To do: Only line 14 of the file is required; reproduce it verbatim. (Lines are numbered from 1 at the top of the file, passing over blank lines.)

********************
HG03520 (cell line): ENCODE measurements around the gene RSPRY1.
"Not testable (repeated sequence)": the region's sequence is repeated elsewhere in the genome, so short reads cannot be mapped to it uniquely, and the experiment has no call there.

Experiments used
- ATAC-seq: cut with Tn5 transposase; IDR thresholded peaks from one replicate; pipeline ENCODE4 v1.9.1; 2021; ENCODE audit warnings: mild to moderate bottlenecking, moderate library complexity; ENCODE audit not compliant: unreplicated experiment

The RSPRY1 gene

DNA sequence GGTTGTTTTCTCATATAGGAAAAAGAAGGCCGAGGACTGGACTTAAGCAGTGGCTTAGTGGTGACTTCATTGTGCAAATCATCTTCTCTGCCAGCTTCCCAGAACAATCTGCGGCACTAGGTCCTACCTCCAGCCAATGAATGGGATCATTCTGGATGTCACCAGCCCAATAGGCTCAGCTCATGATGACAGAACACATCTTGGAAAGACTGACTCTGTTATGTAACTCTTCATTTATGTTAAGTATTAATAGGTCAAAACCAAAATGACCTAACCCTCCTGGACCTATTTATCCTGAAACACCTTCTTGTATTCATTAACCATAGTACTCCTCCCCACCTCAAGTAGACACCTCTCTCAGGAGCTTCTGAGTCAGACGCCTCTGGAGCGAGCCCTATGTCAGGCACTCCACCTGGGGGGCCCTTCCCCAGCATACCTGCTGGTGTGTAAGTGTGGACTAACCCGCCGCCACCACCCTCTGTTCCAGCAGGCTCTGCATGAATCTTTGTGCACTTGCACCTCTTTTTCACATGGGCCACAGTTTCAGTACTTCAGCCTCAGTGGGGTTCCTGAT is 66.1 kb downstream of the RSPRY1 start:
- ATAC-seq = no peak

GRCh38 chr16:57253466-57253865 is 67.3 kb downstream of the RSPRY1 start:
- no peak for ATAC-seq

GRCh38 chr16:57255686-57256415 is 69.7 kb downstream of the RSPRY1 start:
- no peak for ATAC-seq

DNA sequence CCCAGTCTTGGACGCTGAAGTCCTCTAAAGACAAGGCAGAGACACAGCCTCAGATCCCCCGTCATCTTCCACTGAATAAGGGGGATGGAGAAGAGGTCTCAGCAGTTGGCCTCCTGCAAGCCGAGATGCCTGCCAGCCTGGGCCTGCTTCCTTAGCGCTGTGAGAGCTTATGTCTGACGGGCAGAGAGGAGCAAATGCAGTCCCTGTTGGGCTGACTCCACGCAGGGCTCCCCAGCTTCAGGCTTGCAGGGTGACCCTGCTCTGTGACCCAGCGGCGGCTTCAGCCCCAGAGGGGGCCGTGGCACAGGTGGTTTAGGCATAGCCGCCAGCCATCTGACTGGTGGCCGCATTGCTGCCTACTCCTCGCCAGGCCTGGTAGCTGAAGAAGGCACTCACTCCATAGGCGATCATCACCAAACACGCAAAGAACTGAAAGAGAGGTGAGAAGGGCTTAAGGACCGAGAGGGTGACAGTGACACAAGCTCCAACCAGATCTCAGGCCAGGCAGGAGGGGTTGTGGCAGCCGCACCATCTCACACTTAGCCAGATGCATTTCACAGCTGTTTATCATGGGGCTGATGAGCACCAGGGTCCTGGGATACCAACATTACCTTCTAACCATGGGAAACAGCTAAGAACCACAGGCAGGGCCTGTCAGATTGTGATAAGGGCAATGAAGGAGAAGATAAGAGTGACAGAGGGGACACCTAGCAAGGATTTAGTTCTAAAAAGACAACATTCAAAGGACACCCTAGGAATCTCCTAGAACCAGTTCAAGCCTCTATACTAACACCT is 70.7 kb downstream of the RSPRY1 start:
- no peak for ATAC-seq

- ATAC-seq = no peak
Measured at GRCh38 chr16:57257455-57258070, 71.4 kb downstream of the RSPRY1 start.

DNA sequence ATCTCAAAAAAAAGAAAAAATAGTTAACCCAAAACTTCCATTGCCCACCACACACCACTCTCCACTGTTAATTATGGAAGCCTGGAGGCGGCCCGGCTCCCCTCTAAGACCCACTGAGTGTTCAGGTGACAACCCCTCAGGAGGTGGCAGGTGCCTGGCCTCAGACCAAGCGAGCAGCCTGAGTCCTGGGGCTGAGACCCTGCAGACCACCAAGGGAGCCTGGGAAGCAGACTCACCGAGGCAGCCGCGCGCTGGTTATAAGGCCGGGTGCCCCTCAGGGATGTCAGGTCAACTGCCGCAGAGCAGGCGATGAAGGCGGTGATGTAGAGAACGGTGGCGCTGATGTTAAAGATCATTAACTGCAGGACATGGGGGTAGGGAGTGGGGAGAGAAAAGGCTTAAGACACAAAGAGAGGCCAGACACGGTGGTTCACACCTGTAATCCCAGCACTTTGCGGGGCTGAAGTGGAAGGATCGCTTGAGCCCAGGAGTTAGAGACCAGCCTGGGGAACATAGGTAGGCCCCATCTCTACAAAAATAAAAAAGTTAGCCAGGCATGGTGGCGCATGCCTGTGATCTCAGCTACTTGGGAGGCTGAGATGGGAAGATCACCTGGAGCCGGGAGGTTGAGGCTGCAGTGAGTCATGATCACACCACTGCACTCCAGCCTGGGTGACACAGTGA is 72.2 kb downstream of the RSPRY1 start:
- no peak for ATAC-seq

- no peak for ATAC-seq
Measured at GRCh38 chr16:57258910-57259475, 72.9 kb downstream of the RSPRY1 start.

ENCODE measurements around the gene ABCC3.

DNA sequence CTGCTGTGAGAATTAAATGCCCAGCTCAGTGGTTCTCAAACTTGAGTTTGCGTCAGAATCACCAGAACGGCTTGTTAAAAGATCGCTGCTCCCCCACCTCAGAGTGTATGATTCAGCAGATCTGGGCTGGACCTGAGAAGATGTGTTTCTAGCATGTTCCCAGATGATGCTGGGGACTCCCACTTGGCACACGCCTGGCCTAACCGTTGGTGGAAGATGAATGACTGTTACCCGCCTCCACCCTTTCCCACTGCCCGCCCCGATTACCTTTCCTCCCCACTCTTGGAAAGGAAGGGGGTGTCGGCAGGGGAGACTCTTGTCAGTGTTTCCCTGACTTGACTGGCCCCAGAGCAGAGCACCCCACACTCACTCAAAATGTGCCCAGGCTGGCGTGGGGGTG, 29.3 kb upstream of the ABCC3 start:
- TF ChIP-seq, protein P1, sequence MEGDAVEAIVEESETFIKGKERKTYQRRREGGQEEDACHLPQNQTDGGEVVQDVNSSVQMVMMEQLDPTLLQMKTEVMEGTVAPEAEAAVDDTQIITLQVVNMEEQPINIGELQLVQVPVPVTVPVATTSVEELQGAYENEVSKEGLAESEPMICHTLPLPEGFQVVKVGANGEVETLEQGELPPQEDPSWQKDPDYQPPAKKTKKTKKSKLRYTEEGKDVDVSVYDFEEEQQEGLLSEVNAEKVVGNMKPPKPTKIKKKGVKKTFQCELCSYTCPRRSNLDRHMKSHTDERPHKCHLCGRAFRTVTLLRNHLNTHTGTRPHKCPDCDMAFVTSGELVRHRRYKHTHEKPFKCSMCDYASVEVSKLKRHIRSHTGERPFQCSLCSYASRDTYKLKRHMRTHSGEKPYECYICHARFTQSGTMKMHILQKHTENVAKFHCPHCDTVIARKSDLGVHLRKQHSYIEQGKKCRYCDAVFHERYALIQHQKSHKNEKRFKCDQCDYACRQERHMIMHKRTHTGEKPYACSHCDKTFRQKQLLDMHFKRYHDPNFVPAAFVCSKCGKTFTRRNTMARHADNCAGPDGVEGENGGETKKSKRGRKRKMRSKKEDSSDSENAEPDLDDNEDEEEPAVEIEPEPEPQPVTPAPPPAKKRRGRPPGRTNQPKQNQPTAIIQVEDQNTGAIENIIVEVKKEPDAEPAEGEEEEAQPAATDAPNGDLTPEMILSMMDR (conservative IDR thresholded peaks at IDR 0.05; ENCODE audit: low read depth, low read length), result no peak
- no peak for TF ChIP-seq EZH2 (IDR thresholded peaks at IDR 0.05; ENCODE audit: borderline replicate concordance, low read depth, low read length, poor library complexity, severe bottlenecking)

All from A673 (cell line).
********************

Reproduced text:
- ATAC-seq = no peak